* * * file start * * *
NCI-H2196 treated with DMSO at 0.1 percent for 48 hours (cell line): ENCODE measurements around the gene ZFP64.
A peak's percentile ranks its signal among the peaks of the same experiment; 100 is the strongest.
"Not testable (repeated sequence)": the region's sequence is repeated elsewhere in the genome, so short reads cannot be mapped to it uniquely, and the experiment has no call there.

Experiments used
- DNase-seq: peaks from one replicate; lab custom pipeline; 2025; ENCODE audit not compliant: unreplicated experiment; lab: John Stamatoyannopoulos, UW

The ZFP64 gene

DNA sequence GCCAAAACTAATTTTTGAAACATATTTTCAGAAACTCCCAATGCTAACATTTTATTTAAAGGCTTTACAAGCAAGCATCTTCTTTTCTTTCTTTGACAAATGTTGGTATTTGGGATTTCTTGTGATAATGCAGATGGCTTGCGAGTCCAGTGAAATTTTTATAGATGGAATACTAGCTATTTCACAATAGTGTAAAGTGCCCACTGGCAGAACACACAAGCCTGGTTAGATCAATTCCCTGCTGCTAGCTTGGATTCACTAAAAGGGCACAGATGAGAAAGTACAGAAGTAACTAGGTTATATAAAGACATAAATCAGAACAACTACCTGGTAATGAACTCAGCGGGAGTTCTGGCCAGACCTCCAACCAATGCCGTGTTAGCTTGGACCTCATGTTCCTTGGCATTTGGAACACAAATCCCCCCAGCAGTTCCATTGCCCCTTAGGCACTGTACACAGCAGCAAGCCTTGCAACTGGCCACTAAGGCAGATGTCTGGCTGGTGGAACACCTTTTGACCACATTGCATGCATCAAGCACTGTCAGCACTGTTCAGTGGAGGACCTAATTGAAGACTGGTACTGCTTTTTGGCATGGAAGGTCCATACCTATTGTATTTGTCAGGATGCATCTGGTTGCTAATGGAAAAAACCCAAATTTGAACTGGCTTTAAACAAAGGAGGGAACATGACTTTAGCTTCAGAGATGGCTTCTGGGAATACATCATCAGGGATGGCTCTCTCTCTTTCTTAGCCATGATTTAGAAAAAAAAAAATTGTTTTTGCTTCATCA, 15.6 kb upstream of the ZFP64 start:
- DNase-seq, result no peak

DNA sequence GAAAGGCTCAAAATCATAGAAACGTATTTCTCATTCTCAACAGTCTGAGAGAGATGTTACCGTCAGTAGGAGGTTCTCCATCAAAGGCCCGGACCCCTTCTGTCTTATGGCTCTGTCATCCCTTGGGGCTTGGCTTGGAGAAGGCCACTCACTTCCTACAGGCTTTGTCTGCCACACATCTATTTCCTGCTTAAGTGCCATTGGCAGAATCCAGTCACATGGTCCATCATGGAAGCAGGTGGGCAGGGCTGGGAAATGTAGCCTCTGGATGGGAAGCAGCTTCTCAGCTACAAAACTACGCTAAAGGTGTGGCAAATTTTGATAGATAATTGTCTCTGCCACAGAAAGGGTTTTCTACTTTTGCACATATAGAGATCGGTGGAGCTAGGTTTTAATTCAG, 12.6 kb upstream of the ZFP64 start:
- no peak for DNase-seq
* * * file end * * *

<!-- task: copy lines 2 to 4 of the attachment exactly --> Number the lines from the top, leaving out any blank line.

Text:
A peak's percentile ranks its signal among the peaks of the same experiment; 100 is the strongest.
"Not testable (repeated sequence)": the region's sequence is repeated elsewhere in the genome, so short reads cannot be mapped to it uniquely, and the experiment has no call there.

Experiments used